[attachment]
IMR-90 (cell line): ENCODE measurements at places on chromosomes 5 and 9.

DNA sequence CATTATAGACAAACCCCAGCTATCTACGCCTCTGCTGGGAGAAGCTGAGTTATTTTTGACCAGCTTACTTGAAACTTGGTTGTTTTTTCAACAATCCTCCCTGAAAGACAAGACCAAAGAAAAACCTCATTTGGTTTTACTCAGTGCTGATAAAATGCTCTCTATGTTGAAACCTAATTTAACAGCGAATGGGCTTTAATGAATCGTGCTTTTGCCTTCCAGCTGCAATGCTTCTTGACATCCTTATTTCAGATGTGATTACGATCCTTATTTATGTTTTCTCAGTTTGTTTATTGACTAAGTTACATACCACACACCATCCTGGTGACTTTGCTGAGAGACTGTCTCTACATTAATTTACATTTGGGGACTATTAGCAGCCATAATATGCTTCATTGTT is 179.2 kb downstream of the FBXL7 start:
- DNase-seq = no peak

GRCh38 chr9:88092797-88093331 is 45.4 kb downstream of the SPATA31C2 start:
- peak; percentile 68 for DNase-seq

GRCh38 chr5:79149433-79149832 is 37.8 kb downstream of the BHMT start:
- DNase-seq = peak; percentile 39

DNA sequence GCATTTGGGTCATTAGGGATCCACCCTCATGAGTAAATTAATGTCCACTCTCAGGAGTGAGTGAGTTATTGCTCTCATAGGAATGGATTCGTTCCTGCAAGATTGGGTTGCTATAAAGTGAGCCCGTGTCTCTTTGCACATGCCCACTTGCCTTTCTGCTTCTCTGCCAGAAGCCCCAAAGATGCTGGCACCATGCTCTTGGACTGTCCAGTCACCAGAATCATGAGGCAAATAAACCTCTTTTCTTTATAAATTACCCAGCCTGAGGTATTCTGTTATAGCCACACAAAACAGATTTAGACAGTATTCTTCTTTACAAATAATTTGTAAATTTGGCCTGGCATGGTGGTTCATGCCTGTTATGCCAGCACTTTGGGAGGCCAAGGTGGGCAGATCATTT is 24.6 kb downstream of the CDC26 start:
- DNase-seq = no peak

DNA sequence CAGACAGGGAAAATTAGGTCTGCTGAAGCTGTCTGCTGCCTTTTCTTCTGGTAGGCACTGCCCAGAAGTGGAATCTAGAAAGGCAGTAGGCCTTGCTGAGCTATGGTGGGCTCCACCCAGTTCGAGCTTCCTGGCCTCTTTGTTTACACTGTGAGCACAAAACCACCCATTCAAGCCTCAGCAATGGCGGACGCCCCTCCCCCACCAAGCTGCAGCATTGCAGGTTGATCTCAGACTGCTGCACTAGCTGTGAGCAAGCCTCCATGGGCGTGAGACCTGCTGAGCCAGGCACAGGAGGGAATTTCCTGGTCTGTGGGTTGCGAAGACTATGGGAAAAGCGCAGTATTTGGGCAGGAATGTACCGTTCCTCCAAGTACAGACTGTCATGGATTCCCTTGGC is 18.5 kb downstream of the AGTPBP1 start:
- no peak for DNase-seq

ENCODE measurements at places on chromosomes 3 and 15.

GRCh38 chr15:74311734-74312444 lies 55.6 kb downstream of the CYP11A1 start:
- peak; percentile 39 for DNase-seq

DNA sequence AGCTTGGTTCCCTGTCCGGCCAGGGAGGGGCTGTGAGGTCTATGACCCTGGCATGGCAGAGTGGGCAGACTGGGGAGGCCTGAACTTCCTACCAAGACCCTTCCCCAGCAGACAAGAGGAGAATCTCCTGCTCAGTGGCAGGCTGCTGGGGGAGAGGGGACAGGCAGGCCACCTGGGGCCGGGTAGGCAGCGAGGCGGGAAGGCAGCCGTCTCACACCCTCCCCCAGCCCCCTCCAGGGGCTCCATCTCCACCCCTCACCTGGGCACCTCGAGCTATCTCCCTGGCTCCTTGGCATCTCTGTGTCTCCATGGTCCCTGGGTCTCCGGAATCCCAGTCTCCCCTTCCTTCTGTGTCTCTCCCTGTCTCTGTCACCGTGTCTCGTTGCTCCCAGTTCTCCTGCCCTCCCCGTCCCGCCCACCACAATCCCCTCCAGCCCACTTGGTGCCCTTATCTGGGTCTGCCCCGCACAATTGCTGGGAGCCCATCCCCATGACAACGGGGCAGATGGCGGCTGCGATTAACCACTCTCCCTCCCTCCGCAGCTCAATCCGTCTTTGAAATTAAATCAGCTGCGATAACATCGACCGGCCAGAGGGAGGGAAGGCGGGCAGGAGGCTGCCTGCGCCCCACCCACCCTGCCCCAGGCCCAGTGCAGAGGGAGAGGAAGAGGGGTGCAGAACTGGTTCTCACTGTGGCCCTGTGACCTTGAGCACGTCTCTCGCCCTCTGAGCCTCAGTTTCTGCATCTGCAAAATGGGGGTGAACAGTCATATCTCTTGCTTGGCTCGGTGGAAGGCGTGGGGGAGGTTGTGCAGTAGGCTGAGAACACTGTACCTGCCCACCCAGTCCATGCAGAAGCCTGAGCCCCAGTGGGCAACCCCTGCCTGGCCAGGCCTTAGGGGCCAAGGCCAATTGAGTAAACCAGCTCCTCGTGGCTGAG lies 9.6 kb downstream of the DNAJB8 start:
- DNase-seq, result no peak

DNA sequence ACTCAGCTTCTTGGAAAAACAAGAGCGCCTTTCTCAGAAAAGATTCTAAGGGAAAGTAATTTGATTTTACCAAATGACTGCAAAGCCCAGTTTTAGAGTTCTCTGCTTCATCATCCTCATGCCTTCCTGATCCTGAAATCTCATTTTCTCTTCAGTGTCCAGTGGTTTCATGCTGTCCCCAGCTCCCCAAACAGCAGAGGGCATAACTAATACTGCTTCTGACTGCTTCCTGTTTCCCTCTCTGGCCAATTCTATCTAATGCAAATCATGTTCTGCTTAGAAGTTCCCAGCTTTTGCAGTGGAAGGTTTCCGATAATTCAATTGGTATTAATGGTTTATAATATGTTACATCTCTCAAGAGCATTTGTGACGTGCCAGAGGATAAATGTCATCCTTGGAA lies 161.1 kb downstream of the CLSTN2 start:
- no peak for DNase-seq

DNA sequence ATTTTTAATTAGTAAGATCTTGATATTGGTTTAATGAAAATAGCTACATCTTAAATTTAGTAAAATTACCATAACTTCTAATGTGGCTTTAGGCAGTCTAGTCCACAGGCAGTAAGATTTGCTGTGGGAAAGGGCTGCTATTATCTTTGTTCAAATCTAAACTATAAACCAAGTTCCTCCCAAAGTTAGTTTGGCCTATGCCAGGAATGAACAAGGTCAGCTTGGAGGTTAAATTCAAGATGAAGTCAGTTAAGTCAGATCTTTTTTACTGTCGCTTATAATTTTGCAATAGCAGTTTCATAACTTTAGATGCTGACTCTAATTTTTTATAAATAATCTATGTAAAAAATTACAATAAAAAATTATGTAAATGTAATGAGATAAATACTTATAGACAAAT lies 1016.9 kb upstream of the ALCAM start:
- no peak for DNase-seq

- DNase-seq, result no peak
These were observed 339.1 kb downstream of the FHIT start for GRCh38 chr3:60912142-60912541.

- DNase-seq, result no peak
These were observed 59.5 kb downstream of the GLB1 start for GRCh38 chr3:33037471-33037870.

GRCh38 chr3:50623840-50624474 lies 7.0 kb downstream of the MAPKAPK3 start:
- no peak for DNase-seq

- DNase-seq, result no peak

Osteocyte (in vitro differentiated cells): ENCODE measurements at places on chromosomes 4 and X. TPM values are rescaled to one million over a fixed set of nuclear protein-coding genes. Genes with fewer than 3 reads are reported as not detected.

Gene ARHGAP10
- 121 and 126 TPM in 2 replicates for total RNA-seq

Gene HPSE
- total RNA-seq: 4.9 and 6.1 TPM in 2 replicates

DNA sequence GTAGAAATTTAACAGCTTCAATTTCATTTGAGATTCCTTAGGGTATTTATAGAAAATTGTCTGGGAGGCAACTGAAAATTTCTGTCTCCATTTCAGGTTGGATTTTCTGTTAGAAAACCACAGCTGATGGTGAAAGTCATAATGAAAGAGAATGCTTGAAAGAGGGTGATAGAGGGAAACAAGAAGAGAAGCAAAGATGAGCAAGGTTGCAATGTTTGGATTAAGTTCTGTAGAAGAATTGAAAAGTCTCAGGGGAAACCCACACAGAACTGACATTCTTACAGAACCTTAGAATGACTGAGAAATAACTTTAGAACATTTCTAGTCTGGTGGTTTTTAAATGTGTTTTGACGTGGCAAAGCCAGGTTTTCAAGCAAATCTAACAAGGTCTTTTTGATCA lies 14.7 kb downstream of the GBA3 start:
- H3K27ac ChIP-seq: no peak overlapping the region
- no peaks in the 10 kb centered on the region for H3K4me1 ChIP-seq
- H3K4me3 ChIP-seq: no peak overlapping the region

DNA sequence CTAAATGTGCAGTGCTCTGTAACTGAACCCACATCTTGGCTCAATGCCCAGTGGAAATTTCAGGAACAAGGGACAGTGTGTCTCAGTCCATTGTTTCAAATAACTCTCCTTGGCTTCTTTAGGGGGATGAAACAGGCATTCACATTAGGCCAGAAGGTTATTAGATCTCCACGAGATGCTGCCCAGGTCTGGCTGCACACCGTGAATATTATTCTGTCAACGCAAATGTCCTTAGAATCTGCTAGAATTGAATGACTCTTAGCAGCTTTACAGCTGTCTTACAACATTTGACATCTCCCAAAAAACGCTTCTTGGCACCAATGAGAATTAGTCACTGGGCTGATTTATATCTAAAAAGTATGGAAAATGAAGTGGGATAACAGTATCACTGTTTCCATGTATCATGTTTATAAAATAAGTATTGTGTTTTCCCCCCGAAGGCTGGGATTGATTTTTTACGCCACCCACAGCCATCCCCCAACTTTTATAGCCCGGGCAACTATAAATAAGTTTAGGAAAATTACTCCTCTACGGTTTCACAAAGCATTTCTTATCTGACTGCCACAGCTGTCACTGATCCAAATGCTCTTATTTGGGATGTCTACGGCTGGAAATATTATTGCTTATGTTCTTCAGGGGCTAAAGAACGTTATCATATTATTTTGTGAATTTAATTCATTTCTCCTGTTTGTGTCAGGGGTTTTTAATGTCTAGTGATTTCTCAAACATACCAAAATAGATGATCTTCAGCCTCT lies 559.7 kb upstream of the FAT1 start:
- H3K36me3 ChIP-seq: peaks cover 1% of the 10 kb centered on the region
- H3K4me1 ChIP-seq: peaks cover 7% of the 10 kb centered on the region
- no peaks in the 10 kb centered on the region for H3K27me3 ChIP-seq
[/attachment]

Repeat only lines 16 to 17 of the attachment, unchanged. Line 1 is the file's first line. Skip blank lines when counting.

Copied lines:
- DNase-seq, result no peak

DNA sequence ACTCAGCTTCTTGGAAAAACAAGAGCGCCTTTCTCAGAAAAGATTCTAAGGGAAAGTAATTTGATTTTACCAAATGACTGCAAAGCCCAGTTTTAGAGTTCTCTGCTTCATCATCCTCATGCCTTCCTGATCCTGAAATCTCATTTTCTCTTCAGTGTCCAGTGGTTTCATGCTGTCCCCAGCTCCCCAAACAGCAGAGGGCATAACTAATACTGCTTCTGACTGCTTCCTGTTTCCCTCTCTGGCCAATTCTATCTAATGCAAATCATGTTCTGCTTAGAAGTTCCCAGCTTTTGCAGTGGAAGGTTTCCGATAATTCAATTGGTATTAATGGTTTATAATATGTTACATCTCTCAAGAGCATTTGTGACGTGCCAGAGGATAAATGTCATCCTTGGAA lies 161.1 kb downstream of the CLSTN2 start: